Environmental Biology of Fishes

, Volume 102, Issue 6, pp 887–900 | Cite as

The life history characteristics of invasive lionfish (Pterois volitans and P. miles) in Bermuda

  • Corey EddyEmail author
  • Joanna Pitt
  • Ken Oliveira
  • James A. MorrisJr
  • Jennifer Potts
  • Diego Bernal


Since the first reported sighting of Indo-Pacific lionfish (Pterois volitans and P. miles) in the Atlantic Ocean over 30 years ago, growing evidence suggests they may have a marked negative impact upon ecosystems and demersal communities. While lionfish populations expanded rapidly in most locations following their initial establishment, the population in Bermuda, the first location outside of the United States to be invaded, appears to be growing at a slower pace. This study investigated the life history characteristics of the invasive lionfish population in Bermuda to help understand population dynamics and thus potential impacts on Bermuda’s coral reef ecosystem. Annual growth rings in lionfish otoliths were counted to describe population structure and establish size-at-age, which was then utilized to estimate growth parameters using von Bertalanffy models. Macroscopic and histological staging of ovaries, calculations of gonadosomatic and hepatosomatic indices, and enumerations of mature oocytes were used to describe reproductive seasonality and capacity. Our findings show that lionfish in Bermuda appear to grow faster and attain larger mean sizes than they do in their native range or elsewhere in the invaded range. Lionfish in Bermuda, however, appear to reach maturity at larger sizes and have a shorter spawning season, a likely result of the cool winter seawater temperatures in the region. It is possible that the combination of these life history characteristics could mitigate or delay the ecological impact that invasive lionfish may have on this marine ecosystem.


Lionfish Life history Bermuda Otolith Histology Reproduction Temperature size rule 



Funding was provided by the National Science Foundation (DGE-1144241); the United Kingdom Department for Environment, Food, and Rural Affairs’ Darwin Plus Programme (DPLUS001); and the University of Massachusetts Dartmouth. The Bermuda Zoological Society helped administer and manage the DEFRA grant. Logistic support was provided by the National Oceanic and Atmospheric Administration, Bermuda’s Department of Environment and Natural Resources (DENR), and the Ocean Support Foundation. We thank the DENR for allowing us to collect lionfish in Bermuda waters and the NOAA reviewers for their valuable comments as we revised the manuscript. The authors thank Mandy Shailer from the DENR for her assistance with GIS mapping, Alex Fogg for his help with coding in R, and Jirani Welch for spotting the spawning pair of lionfish while reviewing hundreds of mesophotic photos. The authors are especially grateful to all lionfish hunters in the Bermuda Lionfish Culling Program, and those commercial fishermen who provided lionfish for this study.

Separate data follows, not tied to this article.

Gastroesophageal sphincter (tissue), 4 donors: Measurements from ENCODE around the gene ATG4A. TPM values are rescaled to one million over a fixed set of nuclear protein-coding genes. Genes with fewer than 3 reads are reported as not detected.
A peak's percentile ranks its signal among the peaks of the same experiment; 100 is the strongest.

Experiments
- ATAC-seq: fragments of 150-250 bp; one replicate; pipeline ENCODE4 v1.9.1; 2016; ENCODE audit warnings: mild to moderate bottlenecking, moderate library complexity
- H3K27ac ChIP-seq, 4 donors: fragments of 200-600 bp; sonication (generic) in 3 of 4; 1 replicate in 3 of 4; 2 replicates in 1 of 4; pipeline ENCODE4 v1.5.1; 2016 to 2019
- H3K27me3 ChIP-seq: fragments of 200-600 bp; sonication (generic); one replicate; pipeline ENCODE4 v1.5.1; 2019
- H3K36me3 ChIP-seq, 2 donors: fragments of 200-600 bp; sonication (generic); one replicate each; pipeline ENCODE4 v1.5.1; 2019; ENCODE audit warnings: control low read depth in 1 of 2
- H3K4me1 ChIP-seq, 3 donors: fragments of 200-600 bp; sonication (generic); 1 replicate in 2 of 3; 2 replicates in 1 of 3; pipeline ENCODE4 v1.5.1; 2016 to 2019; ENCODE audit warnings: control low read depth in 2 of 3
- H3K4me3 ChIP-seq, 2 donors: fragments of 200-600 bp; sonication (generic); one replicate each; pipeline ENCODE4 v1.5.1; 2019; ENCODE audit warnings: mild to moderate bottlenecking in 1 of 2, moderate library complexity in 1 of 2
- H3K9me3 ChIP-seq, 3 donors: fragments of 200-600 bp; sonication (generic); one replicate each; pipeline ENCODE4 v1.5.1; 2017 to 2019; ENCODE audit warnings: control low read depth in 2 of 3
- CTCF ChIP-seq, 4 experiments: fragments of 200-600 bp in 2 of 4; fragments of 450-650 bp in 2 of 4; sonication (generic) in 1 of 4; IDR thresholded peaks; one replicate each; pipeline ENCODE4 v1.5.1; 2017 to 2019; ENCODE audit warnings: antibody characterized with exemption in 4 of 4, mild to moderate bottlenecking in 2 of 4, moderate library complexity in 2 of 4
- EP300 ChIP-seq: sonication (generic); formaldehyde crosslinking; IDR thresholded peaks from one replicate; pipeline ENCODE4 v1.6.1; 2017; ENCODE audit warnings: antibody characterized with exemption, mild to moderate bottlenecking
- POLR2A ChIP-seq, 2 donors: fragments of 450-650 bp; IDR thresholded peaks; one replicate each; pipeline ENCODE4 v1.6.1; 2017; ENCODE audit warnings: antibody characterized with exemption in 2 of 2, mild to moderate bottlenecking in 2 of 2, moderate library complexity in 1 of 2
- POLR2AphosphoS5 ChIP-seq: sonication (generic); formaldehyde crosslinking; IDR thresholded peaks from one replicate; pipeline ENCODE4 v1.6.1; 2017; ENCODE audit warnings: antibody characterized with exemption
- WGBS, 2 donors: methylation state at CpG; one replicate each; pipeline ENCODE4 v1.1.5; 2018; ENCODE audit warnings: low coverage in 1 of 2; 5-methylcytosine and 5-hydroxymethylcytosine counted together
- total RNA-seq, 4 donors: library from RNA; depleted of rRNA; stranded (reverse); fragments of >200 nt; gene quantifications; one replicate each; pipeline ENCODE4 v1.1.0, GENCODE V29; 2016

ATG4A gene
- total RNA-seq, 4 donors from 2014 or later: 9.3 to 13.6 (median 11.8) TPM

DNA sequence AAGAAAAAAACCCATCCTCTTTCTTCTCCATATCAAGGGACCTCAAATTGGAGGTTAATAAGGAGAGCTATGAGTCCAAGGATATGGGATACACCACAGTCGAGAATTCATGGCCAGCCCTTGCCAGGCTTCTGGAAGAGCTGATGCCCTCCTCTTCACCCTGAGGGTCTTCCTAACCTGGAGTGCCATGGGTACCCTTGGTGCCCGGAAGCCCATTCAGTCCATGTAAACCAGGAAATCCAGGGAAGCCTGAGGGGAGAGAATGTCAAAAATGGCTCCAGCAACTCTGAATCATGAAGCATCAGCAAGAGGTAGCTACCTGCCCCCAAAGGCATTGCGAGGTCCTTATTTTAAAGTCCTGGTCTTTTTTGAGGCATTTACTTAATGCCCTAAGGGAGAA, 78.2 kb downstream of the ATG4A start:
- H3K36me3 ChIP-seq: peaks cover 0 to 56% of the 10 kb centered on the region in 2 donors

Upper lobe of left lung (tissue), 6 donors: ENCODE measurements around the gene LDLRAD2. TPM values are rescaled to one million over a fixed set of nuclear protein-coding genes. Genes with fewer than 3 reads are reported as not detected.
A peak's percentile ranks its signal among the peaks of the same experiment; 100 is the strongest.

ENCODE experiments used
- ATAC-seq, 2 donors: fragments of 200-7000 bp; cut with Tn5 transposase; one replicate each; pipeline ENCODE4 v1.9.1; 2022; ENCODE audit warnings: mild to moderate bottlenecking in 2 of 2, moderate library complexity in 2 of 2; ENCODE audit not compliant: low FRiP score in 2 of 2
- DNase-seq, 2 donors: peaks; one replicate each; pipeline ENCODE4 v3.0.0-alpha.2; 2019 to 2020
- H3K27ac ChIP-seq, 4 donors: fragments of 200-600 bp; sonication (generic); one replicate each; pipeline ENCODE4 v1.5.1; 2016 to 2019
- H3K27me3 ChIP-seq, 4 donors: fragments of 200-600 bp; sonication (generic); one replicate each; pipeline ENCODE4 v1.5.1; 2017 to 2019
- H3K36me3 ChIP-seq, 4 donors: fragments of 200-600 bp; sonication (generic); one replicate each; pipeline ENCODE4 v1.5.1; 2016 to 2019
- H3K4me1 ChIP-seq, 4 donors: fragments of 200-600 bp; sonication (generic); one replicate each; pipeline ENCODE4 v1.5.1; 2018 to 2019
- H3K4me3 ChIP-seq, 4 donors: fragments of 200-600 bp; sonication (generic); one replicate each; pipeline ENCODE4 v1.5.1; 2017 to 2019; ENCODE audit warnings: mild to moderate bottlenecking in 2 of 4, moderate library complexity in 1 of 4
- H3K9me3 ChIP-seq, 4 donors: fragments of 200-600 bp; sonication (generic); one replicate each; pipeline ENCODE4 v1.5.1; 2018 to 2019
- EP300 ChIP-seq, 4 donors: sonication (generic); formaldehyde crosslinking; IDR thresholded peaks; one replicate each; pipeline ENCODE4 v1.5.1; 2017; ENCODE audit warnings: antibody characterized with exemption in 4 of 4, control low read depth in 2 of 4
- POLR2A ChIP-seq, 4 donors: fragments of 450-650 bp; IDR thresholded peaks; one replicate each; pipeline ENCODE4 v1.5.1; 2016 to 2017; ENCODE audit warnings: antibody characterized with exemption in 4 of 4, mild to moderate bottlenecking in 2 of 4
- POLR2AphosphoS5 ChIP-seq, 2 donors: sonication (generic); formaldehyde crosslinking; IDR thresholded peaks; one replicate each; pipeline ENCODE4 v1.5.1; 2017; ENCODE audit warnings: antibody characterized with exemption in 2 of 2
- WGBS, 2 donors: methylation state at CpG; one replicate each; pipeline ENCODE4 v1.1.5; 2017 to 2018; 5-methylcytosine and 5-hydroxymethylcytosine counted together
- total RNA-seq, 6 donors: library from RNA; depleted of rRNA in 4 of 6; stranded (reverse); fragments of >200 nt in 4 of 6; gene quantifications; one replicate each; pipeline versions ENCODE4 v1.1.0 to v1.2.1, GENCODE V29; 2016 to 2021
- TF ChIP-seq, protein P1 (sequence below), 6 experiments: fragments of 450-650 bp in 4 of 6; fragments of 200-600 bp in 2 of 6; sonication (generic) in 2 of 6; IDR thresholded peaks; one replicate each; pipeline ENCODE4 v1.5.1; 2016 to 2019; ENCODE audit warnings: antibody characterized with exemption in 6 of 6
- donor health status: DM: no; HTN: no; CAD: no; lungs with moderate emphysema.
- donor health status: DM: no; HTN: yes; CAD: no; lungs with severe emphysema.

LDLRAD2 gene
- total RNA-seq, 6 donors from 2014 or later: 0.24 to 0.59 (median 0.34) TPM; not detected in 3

Supplementary material

10641_2019_877_MOESM1_ESM.docx (6.5 mb)
ESM 1 (DOCX 6687 kb)


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Copyright information

© Springer Nature B.V. 2019

Authors and Affiliations

  • Corey Eddy
    • 1
    Email author
  • Joanna Pitt
    • 2
  • Ken Oliveira
    • 1
  • James A. MorrisJr
    • 3
  • Jennifer Potts
    • 3
  • Diego Bernal
    • 1
  1. 1.University of Massachusetts DartmouthDartmouthUSA
  2. 2.Department of Environment and Natural Resources, Government of BermudaHamiltonBermuda
  3. 3.National Oceanic and Atmospheric AdministrationBeaufortUSA

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